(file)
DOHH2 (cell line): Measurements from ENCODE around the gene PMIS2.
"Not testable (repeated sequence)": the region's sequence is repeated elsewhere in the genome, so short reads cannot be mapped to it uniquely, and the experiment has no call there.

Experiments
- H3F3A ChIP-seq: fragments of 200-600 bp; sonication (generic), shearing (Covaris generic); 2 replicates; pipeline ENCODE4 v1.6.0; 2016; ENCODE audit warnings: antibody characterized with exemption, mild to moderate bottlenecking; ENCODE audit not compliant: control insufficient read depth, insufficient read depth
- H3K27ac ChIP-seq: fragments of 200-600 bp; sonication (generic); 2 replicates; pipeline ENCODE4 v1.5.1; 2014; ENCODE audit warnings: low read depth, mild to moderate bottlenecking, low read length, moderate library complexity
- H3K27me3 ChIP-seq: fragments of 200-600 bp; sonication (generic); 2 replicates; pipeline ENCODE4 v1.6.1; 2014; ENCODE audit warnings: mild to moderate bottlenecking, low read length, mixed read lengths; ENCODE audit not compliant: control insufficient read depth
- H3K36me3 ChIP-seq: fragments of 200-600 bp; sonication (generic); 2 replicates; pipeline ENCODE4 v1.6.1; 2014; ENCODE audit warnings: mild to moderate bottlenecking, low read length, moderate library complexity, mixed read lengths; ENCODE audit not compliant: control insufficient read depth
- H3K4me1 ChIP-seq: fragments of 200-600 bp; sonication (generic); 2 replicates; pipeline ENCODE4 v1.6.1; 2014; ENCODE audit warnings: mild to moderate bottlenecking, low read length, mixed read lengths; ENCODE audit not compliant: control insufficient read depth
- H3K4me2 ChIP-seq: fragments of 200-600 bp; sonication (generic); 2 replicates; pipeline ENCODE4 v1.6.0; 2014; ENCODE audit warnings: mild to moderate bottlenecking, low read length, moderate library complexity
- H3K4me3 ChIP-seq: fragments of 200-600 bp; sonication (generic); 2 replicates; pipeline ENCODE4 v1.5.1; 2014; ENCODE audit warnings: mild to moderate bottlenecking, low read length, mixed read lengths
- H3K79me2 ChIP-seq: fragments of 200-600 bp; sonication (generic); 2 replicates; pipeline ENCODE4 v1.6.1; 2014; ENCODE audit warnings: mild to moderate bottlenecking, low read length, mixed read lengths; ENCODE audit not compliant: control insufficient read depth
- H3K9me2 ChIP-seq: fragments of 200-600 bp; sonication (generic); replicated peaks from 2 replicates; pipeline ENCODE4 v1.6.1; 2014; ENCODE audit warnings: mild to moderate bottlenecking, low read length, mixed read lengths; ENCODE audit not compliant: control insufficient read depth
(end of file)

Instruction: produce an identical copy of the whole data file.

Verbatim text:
DOHH2 (cell line): Measurements from ENCODE around the gene PMIS2.
"Not testable (repeated sequence)": the region's sequence is repeated elsewhere in the genome, so short reads cannot be mapped to it uniquely, and the experiment has no call there.

Experiments
- H3F3A ChIP-seq: fragments of 200-600 bp; sonication (generic), shearing (Covaris generic); 2 replicates; pipeline ENCODE4 v1.6.0; 2016; ENCODE audit warnings: antibody characterized with exemption, mild to moderate bottlenecking; ENCODE audit not compliant: control insufficient read depth, insufficient read depth
- H3K27ac ChIP-seq: fragments of 200-600 bp; sonication (generic); 2 replicates; pipeline ENCODE4 v1.5.1; 2014; ENCODE audit warnings: low read depth, mild to moderate bottlenecking, low read length, moderate library complexity
- H3K27me3 ChIP-seq: fragments of 200-600 bp; sonication (generic); 2 replicates; pipeline ENCODE4 v1.6.1; 2014; ENCODE audit warnings: mild to moderate bottlenecking, low read length, mixed read lengths; ENCODE audit not compliant: control insufficient read depth
- H3K36me3 ChIP-seq: fragments of 200-600 bp; sonication (generic); 2 replicates; pipeline ENCODE4 v1.6.1; 2014; ENCODE audit warnings: mild to moderate bottlenecking, low read length, moderate library complexity, mixed read lengths; ENCODE audit not compliant: control insufficient read depth
- H3K4me1 ChIP-seq: fragments of 200-600 bp; sonication (generic); 2 replicates; pipeline ENCODE4 v1.6.1; 2014; ENCODE audit warnings: mild to moderate bottlenecking, low read length, mixed read lengths; ENCODE audit not compliant: control insufficient read depth
- H3K4me2 ChIP-seq: fragments of 200-600 bp; sonication (generic); 2 replicates; pipeline ENCODE4 v1.6.0; 2014; ENCODE audit warnings: mild to moderate bottlenecking, low read length, moderate library complexity
- H3K4me3 ChIP-seq: fragments of 200-600 bp; sonication (generic); 2 replicates; pipeline ENCODE4 v1.5.1; 2014; ENCODE audit warnings: mild to moderate bottlenecking, low read length, mixed read lengths
- H3K79me2 ChIP-seq: fragments of 200-600 bp; sonication (generic); 2 replicates; pipeline ENCODE4 v1.6.1; 2014; ENCODE audit warnings: mild to moderate bottlenecking, low read length, mixed read lengths; ENCODE audit not compliant: control insufficient read depth
- H3K9me2 ChIP-seq: fragments of 200-600 bp; sonication (generic); replicated peaks from 2 replicates; pipeline ENCODE4 v1.6.1; 2014; ENCODE audit warnings: mild to moderate bottlenecking, low read length, mixed read lengths; ENCODE audit not compliant: control insufficient read depth